I guess I’m always aware that at a certain level, our animators are just making a series of lines on the screen & their skill makes audiences believe that those lines form characters with thoughts and feelings. Our artists build worlds from brushstrokes and invite audiences to step into those worlds and experience the wonder of them alongside our characters. Wild Island, the place Elmer goes to rescue Boris, is sinking. That was a big logistical challenge for our team, especially as we weren’t in the same room figuring it out. How do we give a sense of weight, gravity, scale and danger within the art direction design parameters? Luckily I got to work with so many brilliant people across so many departments , they figured it out together, each one solving problems so the next department didn’t have to. It’s a privilege to work with a team like that.
WoN: Can you talk about your relationship with Netflix on the film? What have they been like to work with? How are they different from other distributors?
When Netflix came onboard back in 2017, they encouraged us to do our best work. Given the challenges of the production, the extra support from a big organization like Netflix meant the last few years were a less difficult time than it might have otherwise been for a production like My Father’s Dragon. I really love the idea that My Father’s Dragon can be seen around the world at the same time, in so many households. That’s a potential reach Cartoon Saloon hasn’t yet experienced, as a team of storytellers that’s really exciting.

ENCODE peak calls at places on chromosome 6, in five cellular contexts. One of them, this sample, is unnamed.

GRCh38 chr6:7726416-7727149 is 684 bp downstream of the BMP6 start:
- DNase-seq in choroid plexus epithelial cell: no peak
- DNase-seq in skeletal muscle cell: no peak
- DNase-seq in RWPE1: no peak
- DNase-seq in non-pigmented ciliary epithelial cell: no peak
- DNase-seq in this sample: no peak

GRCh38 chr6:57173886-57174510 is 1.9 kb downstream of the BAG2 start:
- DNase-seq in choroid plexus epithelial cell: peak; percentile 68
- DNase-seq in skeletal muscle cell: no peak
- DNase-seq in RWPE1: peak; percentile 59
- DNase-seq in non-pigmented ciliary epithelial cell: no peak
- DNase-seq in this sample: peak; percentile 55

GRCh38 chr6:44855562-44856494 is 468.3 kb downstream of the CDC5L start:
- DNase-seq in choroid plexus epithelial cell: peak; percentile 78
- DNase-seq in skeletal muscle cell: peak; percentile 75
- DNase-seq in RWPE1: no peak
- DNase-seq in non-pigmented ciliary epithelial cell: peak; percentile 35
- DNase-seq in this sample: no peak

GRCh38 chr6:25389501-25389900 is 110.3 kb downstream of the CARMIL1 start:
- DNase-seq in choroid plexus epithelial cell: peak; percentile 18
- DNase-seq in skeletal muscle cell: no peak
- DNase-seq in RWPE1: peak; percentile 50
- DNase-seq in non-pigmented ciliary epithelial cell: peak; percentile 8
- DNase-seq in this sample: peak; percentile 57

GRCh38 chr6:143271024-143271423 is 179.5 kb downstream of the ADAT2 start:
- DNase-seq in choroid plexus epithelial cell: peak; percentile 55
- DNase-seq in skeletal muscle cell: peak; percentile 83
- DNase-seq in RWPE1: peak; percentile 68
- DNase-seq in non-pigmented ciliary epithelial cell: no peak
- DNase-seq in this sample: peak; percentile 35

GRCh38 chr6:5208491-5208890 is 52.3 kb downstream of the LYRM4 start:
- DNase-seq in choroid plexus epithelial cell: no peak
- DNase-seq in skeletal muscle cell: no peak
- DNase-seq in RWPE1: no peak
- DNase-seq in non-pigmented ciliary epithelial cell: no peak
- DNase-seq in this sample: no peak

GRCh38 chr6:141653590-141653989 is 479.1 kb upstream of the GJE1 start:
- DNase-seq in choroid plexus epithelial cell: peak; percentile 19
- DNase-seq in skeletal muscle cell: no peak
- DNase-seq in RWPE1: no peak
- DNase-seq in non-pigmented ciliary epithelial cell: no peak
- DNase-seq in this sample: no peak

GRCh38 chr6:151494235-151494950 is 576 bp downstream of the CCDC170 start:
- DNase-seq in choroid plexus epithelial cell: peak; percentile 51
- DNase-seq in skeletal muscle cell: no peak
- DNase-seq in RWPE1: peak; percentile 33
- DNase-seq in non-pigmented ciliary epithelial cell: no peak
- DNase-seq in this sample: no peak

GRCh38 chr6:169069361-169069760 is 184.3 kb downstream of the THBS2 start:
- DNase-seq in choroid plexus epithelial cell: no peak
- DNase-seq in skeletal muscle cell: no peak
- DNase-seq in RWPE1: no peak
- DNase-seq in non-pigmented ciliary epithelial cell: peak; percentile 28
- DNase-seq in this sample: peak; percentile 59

WoN: Gaten Matarazzo had such a wild and playful energy in the film. How do you go about translating a voice performance like that with the animation?
With brilliant animators! There is such a pool of skilled, experienced animators in Ireland, France and across Europe. Cartoon Saloon has always had a great relationship with amazingly talented animators, either in Cartoon Saloon and often in collaboration with FOST Studios in Paris. Animators have been described as ‘actors with pencils’ and that’s exactly what they are. They understand the potential of physical performance and can work together in a way where thirty animators can all work on the one character and his mannerisms remain consistent, nuanced and personal. That’s something that gets taken for granted when it looks right, but feels strange on the screen if it is done wrong. Having a performance like Gaten’s means the animators have absolute gold to work with. Animation takes a long time, with complicated shots taking weeks to animate. If the actor fully commits to their performance in the way Gaten does, the animators have absolute golden foundations.
WoN: Finally, what have you been watching on Netflix recently? Any other recommendations beyond My Father’s Dragon? Anything you’re looking forward to?
Wendell and Wild is a brilliant, beautiful film by animation legend Henry Sellick! I’d recommend that for anyone who likes good movies, lovingly told by stop-motion animators at the top of their abilities. Then I’d check out My Neighbor Totoro which is one of the most beautiful films in the world!
My Father’s Dragon is now streaming on Netflix globally.